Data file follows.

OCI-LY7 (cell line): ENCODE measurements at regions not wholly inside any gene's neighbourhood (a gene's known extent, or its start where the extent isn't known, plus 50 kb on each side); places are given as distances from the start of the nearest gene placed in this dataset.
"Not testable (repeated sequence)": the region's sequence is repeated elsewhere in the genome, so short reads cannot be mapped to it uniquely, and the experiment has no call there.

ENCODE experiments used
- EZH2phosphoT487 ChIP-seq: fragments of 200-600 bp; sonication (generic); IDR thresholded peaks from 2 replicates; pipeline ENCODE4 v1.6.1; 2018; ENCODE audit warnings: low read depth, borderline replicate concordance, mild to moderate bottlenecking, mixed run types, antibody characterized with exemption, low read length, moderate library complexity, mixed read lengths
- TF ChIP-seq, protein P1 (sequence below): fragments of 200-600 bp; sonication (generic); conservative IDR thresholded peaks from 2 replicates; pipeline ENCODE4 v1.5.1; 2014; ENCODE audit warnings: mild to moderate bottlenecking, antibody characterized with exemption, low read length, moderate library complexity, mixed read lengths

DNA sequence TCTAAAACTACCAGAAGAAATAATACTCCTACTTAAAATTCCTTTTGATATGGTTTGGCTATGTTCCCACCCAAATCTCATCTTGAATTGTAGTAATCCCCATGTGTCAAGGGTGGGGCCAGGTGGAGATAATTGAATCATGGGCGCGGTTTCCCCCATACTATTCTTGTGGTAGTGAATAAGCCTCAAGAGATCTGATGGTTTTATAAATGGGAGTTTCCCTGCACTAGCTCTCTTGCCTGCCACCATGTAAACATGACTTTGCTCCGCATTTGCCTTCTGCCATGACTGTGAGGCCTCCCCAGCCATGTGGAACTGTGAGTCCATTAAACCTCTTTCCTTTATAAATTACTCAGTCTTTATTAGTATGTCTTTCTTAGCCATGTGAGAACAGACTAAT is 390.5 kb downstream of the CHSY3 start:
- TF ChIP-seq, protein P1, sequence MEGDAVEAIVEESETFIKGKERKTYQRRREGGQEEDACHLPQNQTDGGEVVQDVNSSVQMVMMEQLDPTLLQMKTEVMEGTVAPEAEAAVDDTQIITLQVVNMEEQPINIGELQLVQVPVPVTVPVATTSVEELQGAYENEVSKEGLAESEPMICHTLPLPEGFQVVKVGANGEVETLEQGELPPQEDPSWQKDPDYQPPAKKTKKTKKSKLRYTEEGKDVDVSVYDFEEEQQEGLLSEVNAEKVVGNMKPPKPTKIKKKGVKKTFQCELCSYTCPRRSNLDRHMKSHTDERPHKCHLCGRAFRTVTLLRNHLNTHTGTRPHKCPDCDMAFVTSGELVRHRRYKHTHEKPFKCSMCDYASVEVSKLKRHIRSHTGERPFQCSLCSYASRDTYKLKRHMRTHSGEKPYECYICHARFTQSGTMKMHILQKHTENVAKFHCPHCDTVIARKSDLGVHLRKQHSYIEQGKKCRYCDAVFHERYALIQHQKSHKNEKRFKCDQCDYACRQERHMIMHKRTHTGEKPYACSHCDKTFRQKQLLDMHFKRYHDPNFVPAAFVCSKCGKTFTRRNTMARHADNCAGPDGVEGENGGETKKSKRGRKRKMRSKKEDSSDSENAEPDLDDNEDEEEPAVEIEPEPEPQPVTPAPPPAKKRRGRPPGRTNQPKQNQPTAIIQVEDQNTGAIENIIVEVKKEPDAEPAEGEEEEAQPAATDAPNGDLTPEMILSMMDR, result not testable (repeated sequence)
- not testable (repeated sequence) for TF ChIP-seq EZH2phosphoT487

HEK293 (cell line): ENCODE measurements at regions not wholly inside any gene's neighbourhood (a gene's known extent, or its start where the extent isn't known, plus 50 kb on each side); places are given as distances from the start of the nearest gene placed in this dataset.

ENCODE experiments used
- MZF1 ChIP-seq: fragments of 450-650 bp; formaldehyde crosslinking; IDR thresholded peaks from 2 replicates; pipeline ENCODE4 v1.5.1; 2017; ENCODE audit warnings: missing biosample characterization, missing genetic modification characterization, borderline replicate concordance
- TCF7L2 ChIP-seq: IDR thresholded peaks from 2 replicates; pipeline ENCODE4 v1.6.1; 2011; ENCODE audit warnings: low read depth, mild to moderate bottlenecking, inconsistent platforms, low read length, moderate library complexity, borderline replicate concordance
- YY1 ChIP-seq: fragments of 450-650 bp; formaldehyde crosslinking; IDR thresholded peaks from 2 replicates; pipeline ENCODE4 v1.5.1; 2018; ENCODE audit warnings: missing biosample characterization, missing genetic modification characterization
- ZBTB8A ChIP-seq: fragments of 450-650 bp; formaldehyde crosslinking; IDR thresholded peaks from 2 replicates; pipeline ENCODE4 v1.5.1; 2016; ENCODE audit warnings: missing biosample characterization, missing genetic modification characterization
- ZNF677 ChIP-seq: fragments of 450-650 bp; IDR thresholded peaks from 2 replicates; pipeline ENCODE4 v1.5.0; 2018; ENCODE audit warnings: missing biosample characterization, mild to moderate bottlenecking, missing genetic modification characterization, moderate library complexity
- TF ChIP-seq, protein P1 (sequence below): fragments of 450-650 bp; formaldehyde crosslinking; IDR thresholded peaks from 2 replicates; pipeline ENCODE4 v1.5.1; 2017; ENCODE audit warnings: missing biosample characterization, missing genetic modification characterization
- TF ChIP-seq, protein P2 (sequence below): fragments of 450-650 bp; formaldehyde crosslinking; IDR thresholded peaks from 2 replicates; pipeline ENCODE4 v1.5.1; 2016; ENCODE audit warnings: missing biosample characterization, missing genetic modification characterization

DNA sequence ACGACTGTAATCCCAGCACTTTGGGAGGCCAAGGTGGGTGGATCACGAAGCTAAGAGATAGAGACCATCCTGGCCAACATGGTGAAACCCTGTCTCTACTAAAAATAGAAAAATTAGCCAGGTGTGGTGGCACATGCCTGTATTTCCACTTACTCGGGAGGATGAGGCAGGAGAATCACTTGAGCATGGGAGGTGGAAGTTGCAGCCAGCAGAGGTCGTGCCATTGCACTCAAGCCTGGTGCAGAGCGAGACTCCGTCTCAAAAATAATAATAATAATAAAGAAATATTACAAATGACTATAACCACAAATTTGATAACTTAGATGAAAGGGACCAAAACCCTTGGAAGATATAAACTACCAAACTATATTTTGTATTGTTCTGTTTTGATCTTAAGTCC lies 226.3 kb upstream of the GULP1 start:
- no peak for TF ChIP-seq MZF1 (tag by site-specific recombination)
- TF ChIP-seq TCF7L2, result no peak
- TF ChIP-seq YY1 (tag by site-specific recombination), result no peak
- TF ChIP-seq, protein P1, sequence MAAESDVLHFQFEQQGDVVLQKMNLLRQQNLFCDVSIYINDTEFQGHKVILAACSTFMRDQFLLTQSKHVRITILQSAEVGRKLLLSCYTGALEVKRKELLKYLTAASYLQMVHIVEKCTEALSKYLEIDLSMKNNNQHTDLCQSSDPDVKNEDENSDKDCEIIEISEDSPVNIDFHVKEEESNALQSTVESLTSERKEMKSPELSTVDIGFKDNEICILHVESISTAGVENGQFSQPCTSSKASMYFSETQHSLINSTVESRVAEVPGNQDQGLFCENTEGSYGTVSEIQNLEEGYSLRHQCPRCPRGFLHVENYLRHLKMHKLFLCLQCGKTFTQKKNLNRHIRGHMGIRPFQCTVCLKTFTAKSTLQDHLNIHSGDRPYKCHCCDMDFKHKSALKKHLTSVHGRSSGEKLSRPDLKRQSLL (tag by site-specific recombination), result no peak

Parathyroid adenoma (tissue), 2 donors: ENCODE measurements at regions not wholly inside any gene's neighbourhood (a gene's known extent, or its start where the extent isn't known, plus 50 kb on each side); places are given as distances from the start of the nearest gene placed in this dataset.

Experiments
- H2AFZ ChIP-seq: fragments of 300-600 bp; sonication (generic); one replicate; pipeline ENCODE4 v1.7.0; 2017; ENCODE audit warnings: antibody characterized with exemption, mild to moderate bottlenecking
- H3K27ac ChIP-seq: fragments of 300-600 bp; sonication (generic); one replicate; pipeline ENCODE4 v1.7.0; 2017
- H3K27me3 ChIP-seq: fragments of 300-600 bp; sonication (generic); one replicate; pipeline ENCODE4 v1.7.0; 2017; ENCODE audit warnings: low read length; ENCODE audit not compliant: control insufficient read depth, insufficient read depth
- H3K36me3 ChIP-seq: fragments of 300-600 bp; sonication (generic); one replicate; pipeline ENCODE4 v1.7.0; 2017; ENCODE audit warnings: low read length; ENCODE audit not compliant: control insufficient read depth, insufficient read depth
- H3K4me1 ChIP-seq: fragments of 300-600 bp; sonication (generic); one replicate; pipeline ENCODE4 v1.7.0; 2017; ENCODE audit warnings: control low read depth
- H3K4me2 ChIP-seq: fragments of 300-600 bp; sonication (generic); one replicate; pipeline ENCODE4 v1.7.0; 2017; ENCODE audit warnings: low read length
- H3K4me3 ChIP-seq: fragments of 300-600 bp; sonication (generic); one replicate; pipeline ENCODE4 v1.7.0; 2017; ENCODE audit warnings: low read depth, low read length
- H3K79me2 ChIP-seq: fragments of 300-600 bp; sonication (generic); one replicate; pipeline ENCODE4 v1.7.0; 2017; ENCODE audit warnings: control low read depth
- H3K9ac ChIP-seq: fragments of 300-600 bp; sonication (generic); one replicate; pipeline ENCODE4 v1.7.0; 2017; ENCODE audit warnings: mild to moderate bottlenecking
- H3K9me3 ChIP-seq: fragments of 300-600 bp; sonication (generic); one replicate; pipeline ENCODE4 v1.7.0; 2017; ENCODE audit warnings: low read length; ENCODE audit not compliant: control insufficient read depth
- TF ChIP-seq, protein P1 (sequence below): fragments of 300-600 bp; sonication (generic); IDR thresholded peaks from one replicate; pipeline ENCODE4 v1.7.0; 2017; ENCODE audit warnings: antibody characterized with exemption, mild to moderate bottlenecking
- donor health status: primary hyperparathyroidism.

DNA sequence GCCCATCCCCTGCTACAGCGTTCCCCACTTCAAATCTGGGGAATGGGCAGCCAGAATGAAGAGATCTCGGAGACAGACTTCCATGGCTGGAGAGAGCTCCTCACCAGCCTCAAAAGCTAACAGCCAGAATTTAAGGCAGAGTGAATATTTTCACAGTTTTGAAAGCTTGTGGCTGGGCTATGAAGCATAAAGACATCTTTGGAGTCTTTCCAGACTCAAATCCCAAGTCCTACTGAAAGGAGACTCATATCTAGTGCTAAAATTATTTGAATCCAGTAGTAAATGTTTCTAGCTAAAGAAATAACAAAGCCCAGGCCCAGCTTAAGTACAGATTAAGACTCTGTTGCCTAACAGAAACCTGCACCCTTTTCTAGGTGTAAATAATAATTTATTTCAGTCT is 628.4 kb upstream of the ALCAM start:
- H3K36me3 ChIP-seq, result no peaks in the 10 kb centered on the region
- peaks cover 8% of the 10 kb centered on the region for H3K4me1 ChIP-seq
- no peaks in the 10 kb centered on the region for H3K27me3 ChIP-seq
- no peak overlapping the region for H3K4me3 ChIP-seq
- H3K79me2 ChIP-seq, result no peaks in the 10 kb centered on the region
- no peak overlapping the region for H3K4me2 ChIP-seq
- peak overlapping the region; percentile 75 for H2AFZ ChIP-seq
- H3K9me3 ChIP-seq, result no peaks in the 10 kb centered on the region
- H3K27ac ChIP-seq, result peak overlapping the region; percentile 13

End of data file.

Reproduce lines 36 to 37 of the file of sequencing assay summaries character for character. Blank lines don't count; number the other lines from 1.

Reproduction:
- donor health status: primary hyperparathyroidism.

DNA sequence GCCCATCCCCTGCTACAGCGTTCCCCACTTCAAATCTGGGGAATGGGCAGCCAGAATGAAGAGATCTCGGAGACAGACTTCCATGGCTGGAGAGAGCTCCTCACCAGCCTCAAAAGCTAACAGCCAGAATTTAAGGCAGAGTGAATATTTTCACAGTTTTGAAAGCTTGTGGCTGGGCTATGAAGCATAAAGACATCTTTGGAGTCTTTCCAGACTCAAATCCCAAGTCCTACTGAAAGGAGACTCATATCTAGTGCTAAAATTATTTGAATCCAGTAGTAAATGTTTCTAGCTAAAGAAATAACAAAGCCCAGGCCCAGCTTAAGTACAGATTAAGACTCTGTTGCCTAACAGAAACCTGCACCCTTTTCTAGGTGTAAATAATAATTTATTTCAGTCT is 628.4 kb upstream of the ALCAM start: